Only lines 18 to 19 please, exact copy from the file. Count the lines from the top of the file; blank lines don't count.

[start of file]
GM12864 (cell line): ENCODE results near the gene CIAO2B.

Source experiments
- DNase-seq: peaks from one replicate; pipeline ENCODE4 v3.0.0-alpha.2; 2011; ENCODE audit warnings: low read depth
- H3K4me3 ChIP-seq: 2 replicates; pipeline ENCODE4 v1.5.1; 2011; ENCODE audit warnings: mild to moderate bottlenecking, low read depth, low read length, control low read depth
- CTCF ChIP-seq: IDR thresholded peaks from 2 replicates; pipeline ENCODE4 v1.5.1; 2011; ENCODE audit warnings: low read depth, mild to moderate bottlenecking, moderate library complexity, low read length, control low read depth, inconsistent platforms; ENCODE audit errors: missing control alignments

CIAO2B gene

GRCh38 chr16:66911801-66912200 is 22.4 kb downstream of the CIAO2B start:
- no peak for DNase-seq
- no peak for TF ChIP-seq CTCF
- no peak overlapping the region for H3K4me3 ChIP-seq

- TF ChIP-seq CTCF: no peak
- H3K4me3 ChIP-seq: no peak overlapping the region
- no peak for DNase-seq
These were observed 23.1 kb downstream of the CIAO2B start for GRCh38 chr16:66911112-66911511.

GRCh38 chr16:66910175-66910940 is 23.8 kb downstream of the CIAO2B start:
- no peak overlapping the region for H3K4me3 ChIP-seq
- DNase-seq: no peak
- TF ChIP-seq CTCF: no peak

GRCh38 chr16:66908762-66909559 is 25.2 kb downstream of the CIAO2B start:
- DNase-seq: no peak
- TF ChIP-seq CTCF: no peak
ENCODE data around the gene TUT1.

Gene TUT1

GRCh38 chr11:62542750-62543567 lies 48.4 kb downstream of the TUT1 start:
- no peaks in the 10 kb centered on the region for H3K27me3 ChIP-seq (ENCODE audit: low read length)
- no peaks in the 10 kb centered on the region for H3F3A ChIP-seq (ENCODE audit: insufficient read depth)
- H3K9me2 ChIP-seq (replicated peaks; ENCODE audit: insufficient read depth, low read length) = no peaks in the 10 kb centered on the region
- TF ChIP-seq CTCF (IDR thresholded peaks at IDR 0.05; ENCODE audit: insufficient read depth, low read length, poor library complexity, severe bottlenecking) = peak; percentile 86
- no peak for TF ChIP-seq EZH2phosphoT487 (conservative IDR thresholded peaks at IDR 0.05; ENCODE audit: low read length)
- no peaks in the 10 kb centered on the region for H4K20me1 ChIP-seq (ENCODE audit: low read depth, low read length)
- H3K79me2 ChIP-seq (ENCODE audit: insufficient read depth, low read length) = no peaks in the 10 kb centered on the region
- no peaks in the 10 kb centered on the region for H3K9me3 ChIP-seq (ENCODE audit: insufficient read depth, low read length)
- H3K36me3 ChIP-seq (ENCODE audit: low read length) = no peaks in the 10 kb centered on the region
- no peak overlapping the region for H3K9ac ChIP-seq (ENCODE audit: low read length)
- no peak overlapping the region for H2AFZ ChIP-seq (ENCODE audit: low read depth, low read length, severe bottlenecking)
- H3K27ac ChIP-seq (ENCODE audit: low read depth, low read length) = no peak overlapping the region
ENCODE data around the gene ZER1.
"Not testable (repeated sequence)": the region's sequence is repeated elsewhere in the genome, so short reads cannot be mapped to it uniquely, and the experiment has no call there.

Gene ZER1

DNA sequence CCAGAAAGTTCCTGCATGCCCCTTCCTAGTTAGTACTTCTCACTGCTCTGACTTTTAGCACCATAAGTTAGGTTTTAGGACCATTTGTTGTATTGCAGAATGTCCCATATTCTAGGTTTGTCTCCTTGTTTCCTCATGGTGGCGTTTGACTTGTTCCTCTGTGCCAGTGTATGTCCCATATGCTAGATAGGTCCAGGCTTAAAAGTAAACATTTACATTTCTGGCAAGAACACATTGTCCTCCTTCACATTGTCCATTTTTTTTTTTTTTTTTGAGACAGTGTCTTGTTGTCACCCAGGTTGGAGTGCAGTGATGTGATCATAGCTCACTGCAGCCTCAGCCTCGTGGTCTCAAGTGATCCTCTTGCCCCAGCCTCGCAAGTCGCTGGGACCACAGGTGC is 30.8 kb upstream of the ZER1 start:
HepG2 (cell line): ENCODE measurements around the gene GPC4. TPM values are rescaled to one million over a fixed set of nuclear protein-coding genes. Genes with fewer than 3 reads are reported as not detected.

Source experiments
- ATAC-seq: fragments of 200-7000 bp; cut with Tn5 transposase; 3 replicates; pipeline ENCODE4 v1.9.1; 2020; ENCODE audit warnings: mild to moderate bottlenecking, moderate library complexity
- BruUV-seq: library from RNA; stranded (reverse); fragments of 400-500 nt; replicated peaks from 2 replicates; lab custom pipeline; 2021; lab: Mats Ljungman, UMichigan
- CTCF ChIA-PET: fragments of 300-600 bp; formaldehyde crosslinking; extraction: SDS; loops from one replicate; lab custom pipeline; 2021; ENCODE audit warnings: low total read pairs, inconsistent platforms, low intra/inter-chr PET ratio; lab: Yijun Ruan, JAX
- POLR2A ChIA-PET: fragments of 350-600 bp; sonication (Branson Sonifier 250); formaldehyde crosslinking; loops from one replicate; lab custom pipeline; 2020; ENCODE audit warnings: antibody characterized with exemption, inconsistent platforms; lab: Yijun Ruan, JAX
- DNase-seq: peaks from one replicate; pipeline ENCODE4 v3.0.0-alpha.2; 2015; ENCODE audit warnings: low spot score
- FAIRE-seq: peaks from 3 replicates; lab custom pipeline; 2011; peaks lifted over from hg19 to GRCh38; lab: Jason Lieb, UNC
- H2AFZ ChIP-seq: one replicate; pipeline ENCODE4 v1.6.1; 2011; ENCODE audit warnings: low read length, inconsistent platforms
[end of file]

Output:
- TF ChIP-seq CTCF: no peak

GRCh38 chr16:66908762-66909559 is 25.2 kb downstream of the CIAO2B start: